search

In U-turn, police to allow religious festival despite Omicron, deadly Meron disaster

Thousands expected to attend Baba Sali memorial in Netivot next week, months after crush that killed 45 people and as highly contagious COVID variant rages

Jewish worshippers pray at the gravesite of the Baba Sali during the annual pilgrimage held in his memory in the southern Israeli town of Netivot on January 30, 2017. (Yaakov Cohen/Flash90)
Jewish worshippers pray at the gravesite of the Baba Sali during the annual pilgrimage held in his memory in the southern Israeli town of Netivot on January 30, 2017. (Yaakov Cohen/Flash90)

Police said Thursday they would allow thousands of people to participate in an annual religious celebration despite fears of mass infections amid rising coronavirus cases, and safety concerns, months after a deadly disaster at another festival.

The announcement reversed a police injunction issued the previous day, which had prohibited the annual mass memorial gathering at the grave of a revered kabbalist in the southern town of Netivot.

The injunction said police would not be able to ensure safety protocols at the memorial event for Rabbi Yisrael Abuhatzeira, known as Baba Sali, which traditionally attracts tens of thousands of pilgrims.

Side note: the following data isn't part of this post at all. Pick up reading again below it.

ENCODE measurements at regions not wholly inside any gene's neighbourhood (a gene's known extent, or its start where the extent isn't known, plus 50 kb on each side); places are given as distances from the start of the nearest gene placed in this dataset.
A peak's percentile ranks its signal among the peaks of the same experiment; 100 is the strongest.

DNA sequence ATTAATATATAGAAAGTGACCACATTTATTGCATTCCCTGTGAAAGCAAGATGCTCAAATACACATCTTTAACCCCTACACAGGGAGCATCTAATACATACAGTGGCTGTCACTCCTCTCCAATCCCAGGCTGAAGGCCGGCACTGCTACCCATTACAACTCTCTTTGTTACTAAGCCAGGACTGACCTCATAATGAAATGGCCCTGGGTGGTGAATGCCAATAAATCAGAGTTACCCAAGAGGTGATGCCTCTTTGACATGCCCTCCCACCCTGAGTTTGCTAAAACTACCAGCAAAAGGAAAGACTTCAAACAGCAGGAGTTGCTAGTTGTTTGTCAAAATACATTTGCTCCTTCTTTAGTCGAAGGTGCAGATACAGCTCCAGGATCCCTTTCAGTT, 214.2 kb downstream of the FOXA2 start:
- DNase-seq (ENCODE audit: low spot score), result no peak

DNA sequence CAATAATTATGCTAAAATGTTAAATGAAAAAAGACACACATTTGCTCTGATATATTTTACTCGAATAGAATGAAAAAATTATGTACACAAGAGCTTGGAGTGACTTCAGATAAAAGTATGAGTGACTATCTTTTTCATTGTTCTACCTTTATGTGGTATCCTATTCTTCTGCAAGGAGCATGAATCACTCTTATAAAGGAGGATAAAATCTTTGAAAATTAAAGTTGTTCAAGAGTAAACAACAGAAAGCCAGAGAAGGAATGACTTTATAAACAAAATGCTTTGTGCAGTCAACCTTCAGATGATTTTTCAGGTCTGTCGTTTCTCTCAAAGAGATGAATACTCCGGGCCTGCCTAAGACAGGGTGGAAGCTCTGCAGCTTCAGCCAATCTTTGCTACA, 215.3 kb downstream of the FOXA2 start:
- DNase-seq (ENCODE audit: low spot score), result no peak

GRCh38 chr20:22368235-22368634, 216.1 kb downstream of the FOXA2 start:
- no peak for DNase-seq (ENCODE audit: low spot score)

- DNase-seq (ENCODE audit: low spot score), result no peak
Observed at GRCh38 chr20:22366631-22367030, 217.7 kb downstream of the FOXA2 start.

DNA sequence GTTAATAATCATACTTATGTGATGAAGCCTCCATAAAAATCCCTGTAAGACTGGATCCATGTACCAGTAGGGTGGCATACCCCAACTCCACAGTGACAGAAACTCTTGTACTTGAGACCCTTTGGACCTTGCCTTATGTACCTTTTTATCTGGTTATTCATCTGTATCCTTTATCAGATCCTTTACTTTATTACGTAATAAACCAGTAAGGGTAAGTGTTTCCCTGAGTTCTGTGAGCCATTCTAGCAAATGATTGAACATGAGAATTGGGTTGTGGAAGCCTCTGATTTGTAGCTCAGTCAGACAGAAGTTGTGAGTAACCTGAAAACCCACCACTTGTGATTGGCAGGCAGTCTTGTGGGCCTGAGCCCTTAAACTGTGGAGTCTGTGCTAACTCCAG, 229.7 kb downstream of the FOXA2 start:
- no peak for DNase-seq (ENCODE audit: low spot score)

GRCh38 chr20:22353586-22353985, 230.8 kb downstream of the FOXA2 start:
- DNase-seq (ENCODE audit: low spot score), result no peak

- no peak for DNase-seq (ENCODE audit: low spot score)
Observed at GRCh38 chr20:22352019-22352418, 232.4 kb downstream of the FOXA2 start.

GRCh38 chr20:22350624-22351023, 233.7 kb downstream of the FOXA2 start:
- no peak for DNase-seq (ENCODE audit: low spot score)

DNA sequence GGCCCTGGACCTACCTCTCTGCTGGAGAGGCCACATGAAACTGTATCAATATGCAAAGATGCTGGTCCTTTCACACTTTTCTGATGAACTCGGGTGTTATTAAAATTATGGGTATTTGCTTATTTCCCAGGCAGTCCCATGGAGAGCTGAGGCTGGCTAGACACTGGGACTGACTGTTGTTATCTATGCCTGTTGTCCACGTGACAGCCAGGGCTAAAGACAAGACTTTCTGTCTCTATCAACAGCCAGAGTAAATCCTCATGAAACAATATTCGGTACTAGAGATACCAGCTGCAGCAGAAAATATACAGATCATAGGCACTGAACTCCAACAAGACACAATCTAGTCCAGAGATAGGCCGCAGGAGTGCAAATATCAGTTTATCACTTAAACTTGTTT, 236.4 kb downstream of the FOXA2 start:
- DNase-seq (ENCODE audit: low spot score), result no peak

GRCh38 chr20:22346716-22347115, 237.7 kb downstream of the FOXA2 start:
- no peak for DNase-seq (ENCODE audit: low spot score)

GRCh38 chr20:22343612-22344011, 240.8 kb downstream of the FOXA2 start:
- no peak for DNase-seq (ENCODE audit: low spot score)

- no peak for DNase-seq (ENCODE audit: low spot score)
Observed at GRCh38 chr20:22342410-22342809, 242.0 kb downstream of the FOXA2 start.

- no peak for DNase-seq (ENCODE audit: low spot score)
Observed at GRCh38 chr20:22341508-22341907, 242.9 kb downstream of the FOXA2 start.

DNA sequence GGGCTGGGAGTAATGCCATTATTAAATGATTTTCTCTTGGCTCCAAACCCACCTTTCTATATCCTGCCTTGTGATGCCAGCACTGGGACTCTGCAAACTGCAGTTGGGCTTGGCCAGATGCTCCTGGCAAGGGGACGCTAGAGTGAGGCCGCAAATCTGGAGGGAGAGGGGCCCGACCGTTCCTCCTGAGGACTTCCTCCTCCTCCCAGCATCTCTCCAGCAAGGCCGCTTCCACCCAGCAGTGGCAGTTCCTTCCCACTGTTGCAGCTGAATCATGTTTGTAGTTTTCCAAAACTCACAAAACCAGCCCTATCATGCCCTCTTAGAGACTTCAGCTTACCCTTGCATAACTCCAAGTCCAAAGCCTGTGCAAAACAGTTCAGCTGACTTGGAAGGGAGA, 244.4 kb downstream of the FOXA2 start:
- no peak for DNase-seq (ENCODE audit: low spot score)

But after senior officers, Netivot Mayor Yechiel Zohar, and representatives of the festival’s organizers surveyed the site, the sides agreed to hold the event as planned, subject to compliance with safety requirements, police said.

Police said in a statement that the participants would not be permitted to enter the gravesite itself but only the area surrounding the compound.

The event is subject to the Health Ministry’s COVID-19 guidelines, which currently do not limit outdoor gatherings.

Religious Jewish men pray at a memorial celebration in honor of Baba Sali, marking 34 years since his death, at his tomb complex in the city of Netivot on January 10, 2018 (Yonatan Sindel/Flash90)

Baba Sali was considered a man of miracles by many Jews around the world. His followers include a wide range of Jews from all sorts of religious backgrounds, and his grave is one of Israel’s most visited Jewish holy sites.

The memorial gathering is slated to take place next Thursday.

It was not clear why the event had been allowed to go forward until this year, but police appeared to be putting greater emphasis on safety protocols following the tragedy at Mount Meron in May, when 45 people were crushed to death during the annual Lag B’Omer gathering.

Nearly 4,000 new coronavirus cases were diagnosed on Wednesday as Israel’s surge in infections driven by the Omicron variant continued at full force.

Alongside the rising morbidity figures, there was an increase in serious cases from 84 on Wednesday morning to 94 on Thursday morning. Of those patients, 46 were defined as critical. The majority of seriously ill patients are unvaccinated.

read more:
comments
Never miss breaking news on Israel
Get notifications to stay updated
You're subscribed